Tao of the MachineProgramming, Python, my projects, card games, books, music, Zoids, bettas, manga, cool stuff, and whatever comes to mind.
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:: Oasis Digital
That geeky MacintoshMac OS X for Unix Geeks. Looks like an interesting book. There's also a sample chapter and this article.
Now they need to publish a book about Python on the Mac... writing Cocoa and Carbon apps, using Jython, how to run scripts, etc.
Where to now?Kaa 0.8 is almost ready (I expect to publish it this weekend). It has reached the point where it more or less does what I want. Sure, I can think of oodles of new features, small and large, but that doesn't take away the fact that I am reasonably content with it the way it is. It generates my blog, I have the few editing functions that I need, I can generate a custom page and archives... that's about it.
Or is it? What direction should I take? Here are some thoughts.
Q: Should Kaa be aimed at as many people as possible, or should it be more of a "niche" weblog, aimed at (Python) programmers?
Q: Should Kaa evolve into a more general content management tool?
Q: Should Kaa grow lots of features, or remain simple?
If you have thoughts on this, feel free to leave a comment or send me a mail.
Anyway, I added some small thingies, like walking through the input boxes with the Tab key, and the use of a custom port when FTP'ing. (All this inspired by a mail by Alan Runyan.) Expect 0.8 soon, unless life interferes.
Sounds of the pastRemember those C64 games that were no good but that you played anyway for the music? Well, I do. Chimera, for example, had great intro music by Rob Hubbard, but the game itself sucked, complete with awkward movement of your main character etc. Crazy Comets, I never played that, but the music was put in a "demo" by DCF (Dutch Commodore Freaks), IIRC.
Enter SidAmp. Doop man! Vet! A plugin for WinAmp to play SID files (for those who didn't own a C64, the SID was the C64's sound chip. It allowed for much better sound than PCs had, until SoundBlaster came along). To find SID files, consult the High Voltage SID Collection. Now you can listen to those great tunes of California Games, Comic Bakery, Chimera, BMX Kidz, Sanxion, Last Ninja, etc. etc.
Of course you can also grab an emulator of choice, grab some tape or disk images, and actually play those games. Or grab a magazine or two to put you in the mood. Some stuff I enjoyed back in the day: World Games, California Games, Hat Trick (a brilliant ice hockey game), Zolyx, Law of the West, Maniac Mansion, Zak McKracken, etc...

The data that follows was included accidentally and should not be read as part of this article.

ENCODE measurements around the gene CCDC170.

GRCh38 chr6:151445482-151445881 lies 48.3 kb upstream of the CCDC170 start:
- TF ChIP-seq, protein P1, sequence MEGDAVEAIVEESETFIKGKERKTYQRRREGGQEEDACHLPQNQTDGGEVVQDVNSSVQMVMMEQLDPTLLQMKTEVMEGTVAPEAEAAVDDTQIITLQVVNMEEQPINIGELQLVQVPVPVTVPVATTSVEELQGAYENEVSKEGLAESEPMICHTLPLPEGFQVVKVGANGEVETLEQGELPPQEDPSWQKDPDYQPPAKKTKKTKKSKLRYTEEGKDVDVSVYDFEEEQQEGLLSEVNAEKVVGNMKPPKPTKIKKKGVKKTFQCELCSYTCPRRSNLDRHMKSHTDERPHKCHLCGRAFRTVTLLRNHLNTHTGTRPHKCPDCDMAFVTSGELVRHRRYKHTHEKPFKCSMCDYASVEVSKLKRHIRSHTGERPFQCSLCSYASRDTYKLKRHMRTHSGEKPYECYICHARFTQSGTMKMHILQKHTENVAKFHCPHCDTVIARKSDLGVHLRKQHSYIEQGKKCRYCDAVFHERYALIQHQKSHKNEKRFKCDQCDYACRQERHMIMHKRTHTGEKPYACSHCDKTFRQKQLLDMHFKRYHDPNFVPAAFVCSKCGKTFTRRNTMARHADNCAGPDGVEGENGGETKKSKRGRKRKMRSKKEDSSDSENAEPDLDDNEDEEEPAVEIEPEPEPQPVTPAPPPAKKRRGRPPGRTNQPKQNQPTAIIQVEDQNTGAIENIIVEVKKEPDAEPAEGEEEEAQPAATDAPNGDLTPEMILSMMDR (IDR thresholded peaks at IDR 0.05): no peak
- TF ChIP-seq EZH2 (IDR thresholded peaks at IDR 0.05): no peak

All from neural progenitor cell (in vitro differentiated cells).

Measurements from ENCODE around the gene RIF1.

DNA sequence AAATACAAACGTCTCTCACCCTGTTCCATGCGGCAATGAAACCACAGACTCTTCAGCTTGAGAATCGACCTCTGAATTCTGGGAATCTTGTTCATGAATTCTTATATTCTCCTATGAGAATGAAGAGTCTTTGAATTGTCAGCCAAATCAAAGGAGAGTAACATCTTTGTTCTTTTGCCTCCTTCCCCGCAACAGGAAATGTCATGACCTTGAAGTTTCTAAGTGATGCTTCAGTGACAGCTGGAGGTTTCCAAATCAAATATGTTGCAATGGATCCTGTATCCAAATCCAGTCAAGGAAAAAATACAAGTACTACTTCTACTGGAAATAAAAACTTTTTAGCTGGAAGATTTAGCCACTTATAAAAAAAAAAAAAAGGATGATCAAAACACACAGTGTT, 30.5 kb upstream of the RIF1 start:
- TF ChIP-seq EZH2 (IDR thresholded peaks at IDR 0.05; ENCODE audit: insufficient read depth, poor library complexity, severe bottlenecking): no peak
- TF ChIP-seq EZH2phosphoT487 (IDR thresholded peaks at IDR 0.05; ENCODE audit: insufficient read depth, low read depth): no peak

Why is it that......somehow, people's Internet activity seems to go down in the weekend? And I'm not talking about work-related Internet activity. I'm talking about weblogs, posts to newsgroups and mailing lists, etc. c.l.py newsgroup traffic, for example, takes a major hit in the weekends. That doesn't make sense. People find time to post in addition to their daily chores (whether it be work, school, etc), but in the weekend somehow they can't? I would expect a lot more traffic... I'm busy during the week, but have more time in the weekend.
Therefore I plead for more interesting weblog and newsgroup posts in the weekend. C'mon, it cannot be that hard...
CPAN for PythonRecently there have been new attempts to develop, or at discuss the development of, a CPAN-like system for Python. (Bengt Richter wants to use Google, and Andrew Kuchling uses a more conventional approach (see entry for Oct 17).)
This is a discussion that resurfaces on c.l.py every now and then, usually without much result. Sure, some people actually go and write something that can be used... but for some reason none of these tools have seen a lot of mainstream acceptance. Everybody agrees that a "CPAN for Python" would be a great thing to have, but few people want to code it, and fewer agree on what such a beast should look like. Should it "simply" be a collection of Python modules? Should it use dependencies? Should it be centralized? Should it have tools for easy installation of any module? Etc...
A year ago, I almost released my flavor of a CPAN-like system, of course heavily biased by my own preferences. (Almost, because at the same time Suchandra Thapa released "syphon", so I decided that future work on this would be pointless.) Honoring the "Keep It Simple, Stupid" adagium, I went for something very simple indeed. The idea (which, on second thought, might be much like Andrew Kuchling's) is as follows:
Anyway, I don't even have much time for Kaa, so I certainly won't be working on this anytime soon. I don't think it's much work to hack up some simple scripts though... it will be more of a chore to get lots of packages in the catalog, and even more to train people to submit their data.